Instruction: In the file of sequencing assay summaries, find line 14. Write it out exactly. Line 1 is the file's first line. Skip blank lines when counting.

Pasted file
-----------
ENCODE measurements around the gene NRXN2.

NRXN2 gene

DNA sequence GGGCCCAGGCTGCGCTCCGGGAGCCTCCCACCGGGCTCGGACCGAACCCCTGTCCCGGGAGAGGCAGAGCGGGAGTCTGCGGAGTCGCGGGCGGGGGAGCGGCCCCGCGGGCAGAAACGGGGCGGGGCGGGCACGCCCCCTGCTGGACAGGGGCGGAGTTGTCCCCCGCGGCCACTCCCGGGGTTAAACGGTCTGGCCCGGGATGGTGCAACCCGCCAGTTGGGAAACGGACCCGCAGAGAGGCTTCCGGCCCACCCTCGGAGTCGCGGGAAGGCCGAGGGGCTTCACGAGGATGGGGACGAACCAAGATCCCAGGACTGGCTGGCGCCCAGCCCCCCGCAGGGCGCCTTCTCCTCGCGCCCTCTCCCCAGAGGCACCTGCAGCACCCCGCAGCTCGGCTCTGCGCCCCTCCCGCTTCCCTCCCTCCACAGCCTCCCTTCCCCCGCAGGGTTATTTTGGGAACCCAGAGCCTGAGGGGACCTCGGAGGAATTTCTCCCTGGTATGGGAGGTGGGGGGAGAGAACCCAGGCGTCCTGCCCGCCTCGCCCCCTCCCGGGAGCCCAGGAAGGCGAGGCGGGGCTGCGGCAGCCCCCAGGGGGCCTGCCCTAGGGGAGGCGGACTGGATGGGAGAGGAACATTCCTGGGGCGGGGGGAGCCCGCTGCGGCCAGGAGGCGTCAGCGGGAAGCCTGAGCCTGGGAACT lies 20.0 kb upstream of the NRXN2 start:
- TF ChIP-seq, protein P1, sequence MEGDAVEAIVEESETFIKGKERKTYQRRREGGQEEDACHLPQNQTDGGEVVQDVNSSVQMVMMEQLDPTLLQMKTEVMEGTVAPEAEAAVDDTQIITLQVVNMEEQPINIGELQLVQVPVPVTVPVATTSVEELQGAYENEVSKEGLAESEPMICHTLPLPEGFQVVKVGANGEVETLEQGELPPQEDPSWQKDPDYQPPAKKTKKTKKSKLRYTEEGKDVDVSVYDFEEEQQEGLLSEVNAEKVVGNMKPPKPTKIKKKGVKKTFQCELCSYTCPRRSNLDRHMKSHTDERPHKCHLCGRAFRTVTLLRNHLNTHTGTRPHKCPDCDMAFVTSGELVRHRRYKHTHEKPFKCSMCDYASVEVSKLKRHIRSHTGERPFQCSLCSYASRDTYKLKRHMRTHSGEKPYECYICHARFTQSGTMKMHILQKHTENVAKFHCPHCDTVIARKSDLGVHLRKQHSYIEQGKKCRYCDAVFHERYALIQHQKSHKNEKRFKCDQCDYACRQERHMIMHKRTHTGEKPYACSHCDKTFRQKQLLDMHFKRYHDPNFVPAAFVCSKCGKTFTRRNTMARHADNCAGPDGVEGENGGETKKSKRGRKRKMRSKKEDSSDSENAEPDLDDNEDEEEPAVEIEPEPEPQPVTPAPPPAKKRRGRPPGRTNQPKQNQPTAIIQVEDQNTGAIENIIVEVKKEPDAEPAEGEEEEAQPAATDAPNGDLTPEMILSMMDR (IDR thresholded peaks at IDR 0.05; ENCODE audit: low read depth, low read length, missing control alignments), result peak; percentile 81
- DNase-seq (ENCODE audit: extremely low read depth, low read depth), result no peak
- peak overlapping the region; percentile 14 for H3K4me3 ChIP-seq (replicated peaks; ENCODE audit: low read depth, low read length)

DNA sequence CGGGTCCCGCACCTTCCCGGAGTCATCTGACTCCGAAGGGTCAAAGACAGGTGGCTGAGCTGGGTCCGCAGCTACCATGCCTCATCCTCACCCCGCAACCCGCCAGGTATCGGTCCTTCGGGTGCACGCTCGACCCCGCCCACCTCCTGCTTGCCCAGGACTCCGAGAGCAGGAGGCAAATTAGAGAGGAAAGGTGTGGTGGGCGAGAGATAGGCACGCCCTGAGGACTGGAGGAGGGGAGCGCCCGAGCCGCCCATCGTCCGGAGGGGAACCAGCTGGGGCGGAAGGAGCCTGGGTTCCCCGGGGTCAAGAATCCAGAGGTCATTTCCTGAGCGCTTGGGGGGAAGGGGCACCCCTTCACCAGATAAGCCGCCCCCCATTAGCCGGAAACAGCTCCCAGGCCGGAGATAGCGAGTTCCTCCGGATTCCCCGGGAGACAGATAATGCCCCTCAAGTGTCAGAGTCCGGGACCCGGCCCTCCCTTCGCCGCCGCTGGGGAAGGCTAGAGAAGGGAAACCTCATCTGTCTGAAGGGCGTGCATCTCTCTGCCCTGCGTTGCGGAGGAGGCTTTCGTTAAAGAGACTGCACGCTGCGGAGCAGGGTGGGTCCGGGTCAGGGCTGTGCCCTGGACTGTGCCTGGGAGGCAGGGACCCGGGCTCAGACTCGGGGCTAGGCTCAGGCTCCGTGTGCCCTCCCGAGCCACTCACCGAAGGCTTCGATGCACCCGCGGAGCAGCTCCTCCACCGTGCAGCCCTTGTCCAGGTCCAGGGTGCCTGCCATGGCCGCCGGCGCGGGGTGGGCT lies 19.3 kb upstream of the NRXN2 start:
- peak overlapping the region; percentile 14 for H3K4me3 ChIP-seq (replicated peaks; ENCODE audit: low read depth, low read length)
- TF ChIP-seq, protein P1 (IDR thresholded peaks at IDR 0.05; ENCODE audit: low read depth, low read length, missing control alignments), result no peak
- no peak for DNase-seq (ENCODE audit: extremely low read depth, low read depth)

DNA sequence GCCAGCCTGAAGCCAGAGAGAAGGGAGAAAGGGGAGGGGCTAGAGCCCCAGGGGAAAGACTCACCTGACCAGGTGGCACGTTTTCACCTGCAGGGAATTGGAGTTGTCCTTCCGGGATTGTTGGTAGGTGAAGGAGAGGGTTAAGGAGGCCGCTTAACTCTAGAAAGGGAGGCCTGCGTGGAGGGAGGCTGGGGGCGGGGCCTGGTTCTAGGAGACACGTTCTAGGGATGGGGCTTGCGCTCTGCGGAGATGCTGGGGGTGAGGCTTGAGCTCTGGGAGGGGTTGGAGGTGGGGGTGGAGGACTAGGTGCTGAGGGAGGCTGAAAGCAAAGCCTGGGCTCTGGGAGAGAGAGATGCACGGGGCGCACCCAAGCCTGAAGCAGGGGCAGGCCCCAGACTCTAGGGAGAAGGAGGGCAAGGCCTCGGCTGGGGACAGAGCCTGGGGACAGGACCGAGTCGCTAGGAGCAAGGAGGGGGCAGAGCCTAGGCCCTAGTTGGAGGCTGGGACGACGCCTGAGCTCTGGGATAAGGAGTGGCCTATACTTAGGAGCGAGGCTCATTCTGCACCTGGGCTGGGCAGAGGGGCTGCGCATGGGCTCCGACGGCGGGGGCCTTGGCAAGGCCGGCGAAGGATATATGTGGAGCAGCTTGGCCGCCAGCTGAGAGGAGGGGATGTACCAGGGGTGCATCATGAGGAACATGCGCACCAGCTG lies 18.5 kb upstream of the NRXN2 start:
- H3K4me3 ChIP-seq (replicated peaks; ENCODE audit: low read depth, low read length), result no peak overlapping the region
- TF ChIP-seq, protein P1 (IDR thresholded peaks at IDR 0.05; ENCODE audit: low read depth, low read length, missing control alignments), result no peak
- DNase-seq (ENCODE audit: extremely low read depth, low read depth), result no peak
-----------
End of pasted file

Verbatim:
- DNase-seq (ENCODE audit: extremely low read depth, low read depth), result no peak